The Hancock Prophecy

by Kent Heiner, 1998

post-Mormon edition, 2015

What Do These Six Men Have in Common?

Joseph Smith, Jr

Abraham Lincoln

John F. Kennedy

Martin Luther King, Jr.

Robert F. Kennedy

George Wallace

The careers of all six men involved a fight over civil rights. All six ran for the United States presidency. All six were felled by assassins' bullets and are thought to have been the victim of conspiracy. Only the last man survived. But why would the first man be credited with foretelling the destiny of all six?


Joseph Smith, the founding "prophet" of the Church of Jesus Christ of Latter-day Saints, predicted the Civil War decades before its outbreak. He also predicted the formation of the Republican Party which promoted the containment of slavery and whose most famed President was assassinated at the end of the war. The Republican Party's rise and its two-party rivalry with the Democrats was also allegedly predicted by the Prophet just before his own assassination in 1844, which cut short his own campaign for the presidency.

But did Joseph Smith also foretell the partisan political rivalry and knavery which resulted in the assassinations of the Kennedys in 1963 and 1968? Did he foresee the rioting and civil unrest of the 1960s which nearly brought the U.S. into a second Civil War? Did he foretell the third-party movements which gave rise to the 1968 candidacy of Governor George Wallace of Alabama and also twice attempted to place a Latter-day Saint apostle in the White House? So it appeared to this author at one time.

The Hancock Prophecy leads the reader into a radical re-evaluation of the United States' national heritage and destiny. It challenges common assumptions of history and breaks down accepted models of the American socio-political system. With the assassination of President John F. Kennedy as a focal point, the book shows the confluence of financial, political, government, and criminal interests. Those who carefully read The Hancock Prophecywith an open and inquiring mind will experience a profound paradigm shift.



"And you shall hear of wars and rumors of wars . . .but the end is not yet."

-The words of Jesus Christ to His ancient apostles, as interpreted by Joseph Smith in 1831.


"Verily, thus saith the Lord concerning the wars that will shortly come to pass, beginning at the rebellion of South Carolina, which will eventually terminate in the death and misery of many souls. . . . the Southern States shall be divided against the Northern States . . .and then war shall be poured out upon all nations."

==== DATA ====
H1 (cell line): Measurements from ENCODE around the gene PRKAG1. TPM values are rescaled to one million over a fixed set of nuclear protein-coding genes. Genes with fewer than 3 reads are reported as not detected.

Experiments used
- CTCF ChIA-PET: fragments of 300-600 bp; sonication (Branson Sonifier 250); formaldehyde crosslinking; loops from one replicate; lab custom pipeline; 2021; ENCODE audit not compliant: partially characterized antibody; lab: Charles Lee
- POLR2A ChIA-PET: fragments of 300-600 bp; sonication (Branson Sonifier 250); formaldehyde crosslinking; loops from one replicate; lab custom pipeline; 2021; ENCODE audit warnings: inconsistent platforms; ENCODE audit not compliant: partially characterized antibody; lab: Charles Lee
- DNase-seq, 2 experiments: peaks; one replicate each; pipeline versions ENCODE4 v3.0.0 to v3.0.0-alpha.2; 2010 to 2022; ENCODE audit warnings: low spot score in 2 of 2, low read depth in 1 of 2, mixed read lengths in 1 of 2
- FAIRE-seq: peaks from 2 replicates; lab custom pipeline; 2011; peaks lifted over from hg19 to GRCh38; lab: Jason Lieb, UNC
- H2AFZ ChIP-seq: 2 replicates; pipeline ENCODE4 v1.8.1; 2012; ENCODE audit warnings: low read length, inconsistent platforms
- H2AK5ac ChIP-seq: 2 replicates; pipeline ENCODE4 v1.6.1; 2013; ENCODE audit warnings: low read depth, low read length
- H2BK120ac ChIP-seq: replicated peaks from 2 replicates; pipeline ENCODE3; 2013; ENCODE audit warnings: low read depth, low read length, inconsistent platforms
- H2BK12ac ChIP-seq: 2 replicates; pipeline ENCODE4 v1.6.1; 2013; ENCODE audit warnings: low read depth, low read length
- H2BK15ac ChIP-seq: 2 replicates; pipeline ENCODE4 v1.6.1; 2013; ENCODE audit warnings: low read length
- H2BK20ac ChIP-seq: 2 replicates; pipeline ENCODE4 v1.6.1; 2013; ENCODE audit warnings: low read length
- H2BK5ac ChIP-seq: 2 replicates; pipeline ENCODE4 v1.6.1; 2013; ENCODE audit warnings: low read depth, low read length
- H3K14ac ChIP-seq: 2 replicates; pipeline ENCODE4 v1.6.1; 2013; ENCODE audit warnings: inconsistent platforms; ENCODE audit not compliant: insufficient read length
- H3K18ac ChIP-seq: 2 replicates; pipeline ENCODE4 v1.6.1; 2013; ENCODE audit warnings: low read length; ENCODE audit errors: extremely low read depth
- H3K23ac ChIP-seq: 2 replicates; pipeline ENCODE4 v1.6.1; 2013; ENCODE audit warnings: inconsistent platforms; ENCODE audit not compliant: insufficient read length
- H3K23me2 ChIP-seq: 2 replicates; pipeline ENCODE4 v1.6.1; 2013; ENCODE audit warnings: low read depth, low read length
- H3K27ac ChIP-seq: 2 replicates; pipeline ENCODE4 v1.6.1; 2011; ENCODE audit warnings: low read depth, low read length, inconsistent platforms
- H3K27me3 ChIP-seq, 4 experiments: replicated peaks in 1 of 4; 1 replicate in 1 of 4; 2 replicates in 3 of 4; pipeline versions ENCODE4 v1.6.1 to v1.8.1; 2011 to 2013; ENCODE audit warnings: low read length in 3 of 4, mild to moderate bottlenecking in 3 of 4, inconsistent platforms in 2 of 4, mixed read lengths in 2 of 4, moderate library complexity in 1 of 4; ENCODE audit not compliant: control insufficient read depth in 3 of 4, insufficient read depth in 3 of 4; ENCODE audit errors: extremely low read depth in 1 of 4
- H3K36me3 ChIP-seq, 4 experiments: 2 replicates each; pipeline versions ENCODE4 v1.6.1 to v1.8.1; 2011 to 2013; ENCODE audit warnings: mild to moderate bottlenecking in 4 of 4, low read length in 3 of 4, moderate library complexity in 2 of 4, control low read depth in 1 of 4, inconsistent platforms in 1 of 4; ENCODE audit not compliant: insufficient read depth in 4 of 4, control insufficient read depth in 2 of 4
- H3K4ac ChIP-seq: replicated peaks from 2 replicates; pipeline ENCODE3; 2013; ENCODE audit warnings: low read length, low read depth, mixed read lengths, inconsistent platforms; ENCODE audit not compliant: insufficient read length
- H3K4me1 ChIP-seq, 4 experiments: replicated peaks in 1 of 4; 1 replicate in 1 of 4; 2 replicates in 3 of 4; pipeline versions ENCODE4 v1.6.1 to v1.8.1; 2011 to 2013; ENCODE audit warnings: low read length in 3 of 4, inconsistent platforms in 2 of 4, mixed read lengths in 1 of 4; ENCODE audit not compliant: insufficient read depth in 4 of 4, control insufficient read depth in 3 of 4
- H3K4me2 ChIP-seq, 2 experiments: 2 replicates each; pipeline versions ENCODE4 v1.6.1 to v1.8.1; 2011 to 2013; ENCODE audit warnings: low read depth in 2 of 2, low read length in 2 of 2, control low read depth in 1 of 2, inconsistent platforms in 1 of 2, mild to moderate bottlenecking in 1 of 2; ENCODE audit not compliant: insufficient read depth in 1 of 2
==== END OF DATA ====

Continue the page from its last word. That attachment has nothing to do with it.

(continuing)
-Joseph Smith, 1832, "Prophecy on War."


"There will be two great political parties in this country. One will be called the Republican, and the other the Democrat party. These two parties will go to war and out of these two parties will spring another party which will be the Independent American party. . ."

-Joseph Smith, 1844, as recorded in the autobiography of Mosiah Lyman Hancock.



The Hancock Prophecy begins with an examination of the Prophecy on War and its fulfilment in both the Civil War and in the coming of war "upon all nations" during the two World Wars and the Cold War. Next, Latter-day Saint doctrine and prophecy concerning "secret combinations," or criminal conspiracies, is examined, including the emphasis put on the threat of Communism. The way in which the Cold War brought about "wars and rumors of wars" is studied.

In Part Two, it is shown how in the later 20th century, the Republican and Democratic parties interacted in a manner that can only be characterized as warfare. The unrestrained ambition of the Kennedys and the raw power of coalition against them are detailed. The 1963 assassination of President Kennedy is examined in great detail, and the conspiracy which took the President's life is exposed by name.

Part Three takes a look at the United States' entry into and activity in Vietnam, as this is the most poignant example of the U.S. "spending her strength and means warring in foreign lands" as the Prophet said would happen contemporary with the war between the parties. The brief rise of George Wallace's American Independent Party is also mentioned.

The purpose of this 1998 book was not only to inform, but to inspire and motivate a Latter-day Saint audience. Particular effort was made to highlight the prominence of the Latter-day Saints, individually and collectively, in the described events. It was the author's aim to show that United States history and heritage belongs to the Latter-day Saints at least as much as to any other group: "If civil strife is one day to cause the Constitution to 'hang by a thread' and this people are to help rescue it, we must have the facts."


About the author

Kent Heiner lives in northwest Washington state. He graduated from Brigham Young University in 1995 with a degree in international relations. He served in the LDS Church's Virginia Roanoke Mission from 1990 to 1992. He left the LDS church in 2008 and no longer professes a religious faith.


From the 1860s . . .

. . . to the 1960s